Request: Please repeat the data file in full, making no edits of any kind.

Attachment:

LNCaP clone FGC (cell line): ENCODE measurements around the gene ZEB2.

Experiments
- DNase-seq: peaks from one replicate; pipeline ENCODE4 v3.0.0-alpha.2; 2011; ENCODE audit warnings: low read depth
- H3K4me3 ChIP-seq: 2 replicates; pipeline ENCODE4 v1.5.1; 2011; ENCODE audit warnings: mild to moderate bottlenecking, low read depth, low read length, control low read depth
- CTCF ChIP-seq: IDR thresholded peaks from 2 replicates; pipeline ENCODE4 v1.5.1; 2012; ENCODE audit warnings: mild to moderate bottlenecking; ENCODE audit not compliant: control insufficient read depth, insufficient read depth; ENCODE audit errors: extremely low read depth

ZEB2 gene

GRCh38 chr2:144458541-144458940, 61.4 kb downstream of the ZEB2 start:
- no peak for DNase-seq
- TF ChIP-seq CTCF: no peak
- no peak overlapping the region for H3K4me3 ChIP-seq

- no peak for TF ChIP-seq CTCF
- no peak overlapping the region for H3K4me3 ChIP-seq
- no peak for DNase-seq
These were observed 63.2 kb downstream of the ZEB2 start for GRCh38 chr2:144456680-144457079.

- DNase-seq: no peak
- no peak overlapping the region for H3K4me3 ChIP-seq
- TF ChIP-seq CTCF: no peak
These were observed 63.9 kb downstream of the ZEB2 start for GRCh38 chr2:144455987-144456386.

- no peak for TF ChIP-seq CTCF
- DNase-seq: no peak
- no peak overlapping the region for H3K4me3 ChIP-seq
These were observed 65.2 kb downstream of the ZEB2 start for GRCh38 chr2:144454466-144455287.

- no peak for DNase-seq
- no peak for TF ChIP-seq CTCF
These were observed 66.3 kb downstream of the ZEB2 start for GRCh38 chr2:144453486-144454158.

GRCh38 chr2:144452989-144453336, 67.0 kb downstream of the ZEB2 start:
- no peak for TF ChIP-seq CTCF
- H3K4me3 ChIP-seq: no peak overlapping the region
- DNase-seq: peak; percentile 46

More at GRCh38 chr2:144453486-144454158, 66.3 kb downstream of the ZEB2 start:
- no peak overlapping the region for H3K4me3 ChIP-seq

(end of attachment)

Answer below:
LNCaP clone FGC (cell line): ENCODE measurements around the gene ZEB2.

Experiments
- DNase-seq: peaks from one replicate; pipeline ENCODE4 v3.0.0-alpha.2; 2011; ENCODE audit warnings: low read depth
- H3K4me3 ChIP-seq: 2 replicates; pipeline ENCODE4 v1.5.1; 2011; ENCODE audit warnings: mild to moderate bottlenecking, low read depth, low read length, control low read depth
- CTCF ChIP-seq: IDR thresholded peaks from 2 replicates; pipeline ENCODE4 v1.5.1; 2012; ENCODE audit warnings: mild to moderate bottlenecking; ENCODE audit not compliant: control insufficient read depth, insufficient read depth; ENCODE audit errors: extremely low read depth

ZEB2 gene

GRCh38 chr2:144458541-144458940, 61.4 kb downstream of the ZEB2 start:
- no peak for DNase-seq
- TF ChIP-seq CTCF: no peak
- no peak overlapping the region for H3K4me3 ChIP-seq

- no peak for TF ChIP-seq CTCF
- no peak overlapping the region for H3K4me3 ChIP-seq
- no peak for DNase-seq
These were observed 63.2 kb downstream of the ZEB2 start for GRCh38 chr2:144456680-144457079.

- DNase-seq: no peak
- no peak overlapping the region for H3K4me3 ChIP-seq
- TF ChIP-seq CTCF: no peak
These were observed 63.9 kb downstream of the ZEB2 start for GRCh38 chr2:144455987-144456386.

- no peak for TF ChIP-seq CTCF
- DNase-seq: no peak
- no peak overlapping the region for H3K4me3 ChIP-seq
These were observed 65.2 kb downstream of the ZEB2 start for GRCh38 chr2:144454466-144455287.

- no peak for DNase-seq
- no peak for TF ChIP-seq CTCF
These were observed 66.3 kb downstream of the ZEB2 start for GRCh38 chr2:144453486-144454158.

GRCh38 chr2:144452989-144453336, 67.0 kb downstream of the ZEB2 start:
- no peak for TF ChIP-seq CTCF
- H3K4me3 ChIP-seq: no peak overlapping the region
- DNase-seq: peak; percentile 46

More at GRCh38 chr2:144453486-144454158, 66.3 kb downstream of the ZEB2 start:
- no peak overlapping the region for H3K4me3 ChIP-seq